[0131] As noted above, modification of either the wrap force parameter or the layer parameter using buttons 924 and 930 results in the wrap control system recalculating the other parameter and displaying either of displays 880, 890 as necessary to confirm any changes to the other parameter. In addition, in the event that the packaging material profile or attributes have not been selected, it may be desirable to hide buttons 924 and 930 in display 922.

    [0132] Returning to Fig. 14, viewing, editing and other management of a packaging material profile may be actuated via button 836, resulting in presentation of a display such as display 940 of Fig. 21. In this display, the current packaging material attributes (e.g., width, wrap force limit, incremental containment force/revolution and weight) may be displayed for a packaging material profile selected via control 832, with buttons 942-946 provided to enable an operator to rename the profile (button 942), editing the profile attributes (button 944) or initiate a setup wizard (button 946) to configure the profile based upon a testing protocol (described in greater detail below).

    [0133] In addition, it may be desirable to present comparative performance data for the packaging material, e.g., based upon the dimensions of the last wrapped load, e.g., the height (as determined from a height sensor) and the girth (as determined from the length of packaging material dispensed in a single revolution of the load). Thus, for the packaging material represented in Fig. 21, and based on the dimensions of the last load, the number of revolutions required to wrap the load, and the total weight of the packaging material applied to the load, may be calculated and displayed. In addition, if the cost of the packaging material is known, a material cost to wrap the load may also be calculated and displayed.

    [0134] It will be appreciated that additional and/or alternative displays may be used to facilitate operator interaction with a wrapping apparatus, and as such, the invention is not limited to the particular displays illustrated herein.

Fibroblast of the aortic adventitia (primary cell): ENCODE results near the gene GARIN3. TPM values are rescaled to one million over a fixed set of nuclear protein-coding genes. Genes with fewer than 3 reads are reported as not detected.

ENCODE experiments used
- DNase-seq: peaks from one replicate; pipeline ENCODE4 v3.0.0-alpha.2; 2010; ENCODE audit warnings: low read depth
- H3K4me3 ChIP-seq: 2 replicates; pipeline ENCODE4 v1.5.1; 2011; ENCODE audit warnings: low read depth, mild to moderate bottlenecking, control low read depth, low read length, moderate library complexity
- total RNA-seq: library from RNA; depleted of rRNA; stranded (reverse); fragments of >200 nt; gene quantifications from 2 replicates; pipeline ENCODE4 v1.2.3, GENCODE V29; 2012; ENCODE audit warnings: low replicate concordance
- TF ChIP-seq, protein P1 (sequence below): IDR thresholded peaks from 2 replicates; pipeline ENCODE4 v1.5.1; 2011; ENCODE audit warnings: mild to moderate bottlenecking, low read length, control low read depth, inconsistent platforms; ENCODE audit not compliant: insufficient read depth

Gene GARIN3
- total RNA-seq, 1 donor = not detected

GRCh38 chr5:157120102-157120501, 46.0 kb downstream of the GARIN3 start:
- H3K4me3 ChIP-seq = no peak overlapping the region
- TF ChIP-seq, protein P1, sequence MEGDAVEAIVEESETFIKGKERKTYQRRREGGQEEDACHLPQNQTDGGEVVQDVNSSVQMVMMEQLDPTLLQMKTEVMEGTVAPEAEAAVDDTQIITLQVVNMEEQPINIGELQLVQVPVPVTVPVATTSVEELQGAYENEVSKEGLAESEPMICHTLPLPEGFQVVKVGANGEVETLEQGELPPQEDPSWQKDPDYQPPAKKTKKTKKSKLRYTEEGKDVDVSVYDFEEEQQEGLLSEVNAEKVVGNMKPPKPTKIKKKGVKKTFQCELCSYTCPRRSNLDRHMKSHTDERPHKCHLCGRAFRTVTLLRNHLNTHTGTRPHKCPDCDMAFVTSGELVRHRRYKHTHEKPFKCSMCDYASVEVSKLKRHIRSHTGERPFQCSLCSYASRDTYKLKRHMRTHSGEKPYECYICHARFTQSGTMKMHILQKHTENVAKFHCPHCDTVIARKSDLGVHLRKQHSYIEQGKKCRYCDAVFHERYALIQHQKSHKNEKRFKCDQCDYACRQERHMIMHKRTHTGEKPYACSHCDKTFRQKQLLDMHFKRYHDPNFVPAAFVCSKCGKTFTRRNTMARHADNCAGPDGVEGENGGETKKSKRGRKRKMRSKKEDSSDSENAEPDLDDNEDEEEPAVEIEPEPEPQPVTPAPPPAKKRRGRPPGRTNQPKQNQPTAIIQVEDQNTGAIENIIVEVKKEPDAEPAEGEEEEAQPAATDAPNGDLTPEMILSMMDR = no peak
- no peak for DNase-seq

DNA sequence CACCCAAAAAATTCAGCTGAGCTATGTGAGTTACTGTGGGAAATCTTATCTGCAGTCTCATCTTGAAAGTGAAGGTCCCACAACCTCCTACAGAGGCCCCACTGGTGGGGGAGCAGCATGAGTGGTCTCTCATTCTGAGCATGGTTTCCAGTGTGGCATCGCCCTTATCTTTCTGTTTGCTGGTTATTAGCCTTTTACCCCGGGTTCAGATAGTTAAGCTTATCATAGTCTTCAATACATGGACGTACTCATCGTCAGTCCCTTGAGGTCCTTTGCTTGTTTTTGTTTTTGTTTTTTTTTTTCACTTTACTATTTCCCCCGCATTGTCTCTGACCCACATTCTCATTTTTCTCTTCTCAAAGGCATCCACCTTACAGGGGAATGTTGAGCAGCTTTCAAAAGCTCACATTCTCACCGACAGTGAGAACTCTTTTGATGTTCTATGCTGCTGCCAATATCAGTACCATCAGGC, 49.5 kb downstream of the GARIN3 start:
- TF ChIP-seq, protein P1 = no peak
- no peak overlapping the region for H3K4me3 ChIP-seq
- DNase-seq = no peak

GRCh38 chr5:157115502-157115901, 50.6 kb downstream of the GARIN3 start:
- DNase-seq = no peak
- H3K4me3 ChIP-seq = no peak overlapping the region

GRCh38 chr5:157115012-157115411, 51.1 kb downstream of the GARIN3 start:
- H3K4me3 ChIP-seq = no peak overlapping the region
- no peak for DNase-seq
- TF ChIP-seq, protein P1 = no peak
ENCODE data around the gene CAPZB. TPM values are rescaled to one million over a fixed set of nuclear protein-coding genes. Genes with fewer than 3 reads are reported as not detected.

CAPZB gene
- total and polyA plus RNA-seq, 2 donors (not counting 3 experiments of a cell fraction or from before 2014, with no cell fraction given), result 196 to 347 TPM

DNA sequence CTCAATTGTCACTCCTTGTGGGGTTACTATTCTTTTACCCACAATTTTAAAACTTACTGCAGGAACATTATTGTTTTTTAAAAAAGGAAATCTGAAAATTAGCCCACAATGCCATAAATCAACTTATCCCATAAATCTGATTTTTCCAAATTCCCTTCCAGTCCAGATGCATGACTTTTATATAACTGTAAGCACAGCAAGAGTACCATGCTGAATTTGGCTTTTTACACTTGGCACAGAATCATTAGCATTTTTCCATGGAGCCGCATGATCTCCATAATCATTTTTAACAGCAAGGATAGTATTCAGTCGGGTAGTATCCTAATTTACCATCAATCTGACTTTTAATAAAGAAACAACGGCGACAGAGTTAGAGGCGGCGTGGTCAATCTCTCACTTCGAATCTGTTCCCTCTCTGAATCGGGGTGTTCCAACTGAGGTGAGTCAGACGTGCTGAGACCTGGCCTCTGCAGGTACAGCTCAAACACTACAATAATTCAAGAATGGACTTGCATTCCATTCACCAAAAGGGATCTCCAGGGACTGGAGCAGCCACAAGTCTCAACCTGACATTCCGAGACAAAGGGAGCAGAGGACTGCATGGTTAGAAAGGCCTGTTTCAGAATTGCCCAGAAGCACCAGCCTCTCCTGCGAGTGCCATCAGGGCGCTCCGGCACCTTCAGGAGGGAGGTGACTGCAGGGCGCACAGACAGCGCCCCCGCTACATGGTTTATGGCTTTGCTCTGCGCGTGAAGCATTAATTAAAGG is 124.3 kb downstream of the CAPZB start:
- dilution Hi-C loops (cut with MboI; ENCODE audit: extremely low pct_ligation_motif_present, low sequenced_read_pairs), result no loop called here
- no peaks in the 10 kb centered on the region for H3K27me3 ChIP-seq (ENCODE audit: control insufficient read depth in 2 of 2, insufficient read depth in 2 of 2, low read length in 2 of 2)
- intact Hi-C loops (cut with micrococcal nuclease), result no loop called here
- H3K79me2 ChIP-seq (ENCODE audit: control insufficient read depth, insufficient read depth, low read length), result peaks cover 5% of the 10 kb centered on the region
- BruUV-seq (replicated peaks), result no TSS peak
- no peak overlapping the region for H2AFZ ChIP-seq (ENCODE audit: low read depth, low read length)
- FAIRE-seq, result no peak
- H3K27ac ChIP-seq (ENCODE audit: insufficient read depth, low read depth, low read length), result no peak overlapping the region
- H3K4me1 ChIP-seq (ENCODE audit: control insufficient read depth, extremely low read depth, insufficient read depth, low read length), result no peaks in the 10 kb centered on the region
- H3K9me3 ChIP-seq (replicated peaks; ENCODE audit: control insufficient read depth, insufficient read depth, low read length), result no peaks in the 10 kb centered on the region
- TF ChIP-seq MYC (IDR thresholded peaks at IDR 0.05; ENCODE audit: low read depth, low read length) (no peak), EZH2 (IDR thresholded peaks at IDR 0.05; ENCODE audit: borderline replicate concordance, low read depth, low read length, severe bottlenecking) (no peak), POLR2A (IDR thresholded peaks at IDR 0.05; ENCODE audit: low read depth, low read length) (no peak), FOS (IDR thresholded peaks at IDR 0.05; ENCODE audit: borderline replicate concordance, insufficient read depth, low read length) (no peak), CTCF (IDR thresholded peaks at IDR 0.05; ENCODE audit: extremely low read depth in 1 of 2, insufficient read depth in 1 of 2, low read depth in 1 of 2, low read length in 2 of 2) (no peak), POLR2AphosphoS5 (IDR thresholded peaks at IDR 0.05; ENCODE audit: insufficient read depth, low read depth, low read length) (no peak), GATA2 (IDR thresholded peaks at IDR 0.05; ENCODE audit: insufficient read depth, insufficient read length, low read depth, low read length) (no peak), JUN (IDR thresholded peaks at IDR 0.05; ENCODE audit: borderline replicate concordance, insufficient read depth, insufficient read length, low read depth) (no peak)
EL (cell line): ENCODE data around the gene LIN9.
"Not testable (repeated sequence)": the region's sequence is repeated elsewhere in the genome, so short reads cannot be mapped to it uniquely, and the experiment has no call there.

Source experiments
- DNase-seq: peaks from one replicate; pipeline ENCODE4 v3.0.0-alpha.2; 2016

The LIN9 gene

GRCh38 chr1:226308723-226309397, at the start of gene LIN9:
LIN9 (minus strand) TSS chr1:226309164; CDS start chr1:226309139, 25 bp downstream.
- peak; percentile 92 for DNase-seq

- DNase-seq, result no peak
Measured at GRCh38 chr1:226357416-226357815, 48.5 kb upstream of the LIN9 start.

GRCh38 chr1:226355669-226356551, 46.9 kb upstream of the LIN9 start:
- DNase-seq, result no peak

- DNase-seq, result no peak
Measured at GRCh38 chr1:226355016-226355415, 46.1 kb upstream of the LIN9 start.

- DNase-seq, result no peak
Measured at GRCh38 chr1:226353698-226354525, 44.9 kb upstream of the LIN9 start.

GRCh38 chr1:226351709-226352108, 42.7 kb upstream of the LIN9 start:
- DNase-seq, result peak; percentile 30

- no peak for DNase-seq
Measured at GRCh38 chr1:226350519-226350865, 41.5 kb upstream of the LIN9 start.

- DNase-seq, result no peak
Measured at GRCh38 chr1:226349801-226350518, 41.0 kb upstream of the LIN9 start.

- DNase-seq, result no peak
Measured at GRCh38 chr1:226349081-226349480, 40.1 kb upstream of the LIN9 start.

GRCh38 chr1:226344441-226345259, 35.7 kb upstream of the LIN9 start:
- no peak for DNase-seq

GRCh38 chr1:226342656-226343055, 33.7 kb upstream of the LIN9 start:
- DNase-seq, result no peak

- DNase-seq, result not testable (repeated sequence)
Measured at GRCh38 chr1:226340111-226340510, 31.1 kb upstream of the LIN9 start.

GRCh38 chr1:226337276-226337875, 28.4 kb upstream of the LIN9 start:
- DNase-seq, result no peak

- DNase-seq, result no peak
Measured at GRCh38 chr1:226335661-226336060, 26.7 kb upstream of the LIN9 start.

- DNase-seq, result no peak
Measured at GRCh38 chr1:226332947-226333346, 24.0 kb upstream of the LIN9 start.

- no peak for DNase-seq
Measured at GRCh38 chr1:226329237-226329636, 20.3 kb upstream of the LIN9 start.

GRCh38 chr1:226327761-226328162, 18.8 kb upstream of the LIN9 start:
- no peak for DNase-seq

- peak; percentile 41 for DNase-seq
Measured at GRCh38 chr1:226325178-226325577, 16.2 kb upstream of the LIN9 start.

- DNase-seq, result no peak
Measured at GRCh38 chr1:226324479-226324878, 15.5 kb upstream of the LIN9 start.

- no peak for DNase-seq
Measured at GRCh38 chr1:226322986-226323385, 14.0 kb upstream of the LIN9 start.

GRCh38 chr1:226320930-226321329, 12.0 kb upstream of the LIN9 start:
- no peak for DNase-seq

[0135] Among other benefits, the herein described embodiments may simplify operator control of a wrapping apparatus by guiding an operator through set up while requiring only minimum understanding of wrap parameters, and ensuring loads are wrapped with suitable containment force with minimum operator understanding of packaging material or wrap parameters. The herein described embodiments may also reduce load and product damage by maintaining more consistent load wrap quality, as well as enable realistic comparative packaging material evaluations based on critical performance and cost parameters.

    Packaging Material Setup



    [0136] Returning again to Fig. 14, actuation of button 836 when no packaging material profile has been selected, or when a currently-selected packaging material profile has not been setup, results in the presentation of a display 950 of Fig. 22 in lieu of display 940 of Fig. 21. A user is provided with the option in either display 940, 950 of editing or setting up a packaging material profile through the use of manual entry, accessed via button 944, or through the use of a setup wizard, accessed via button 946.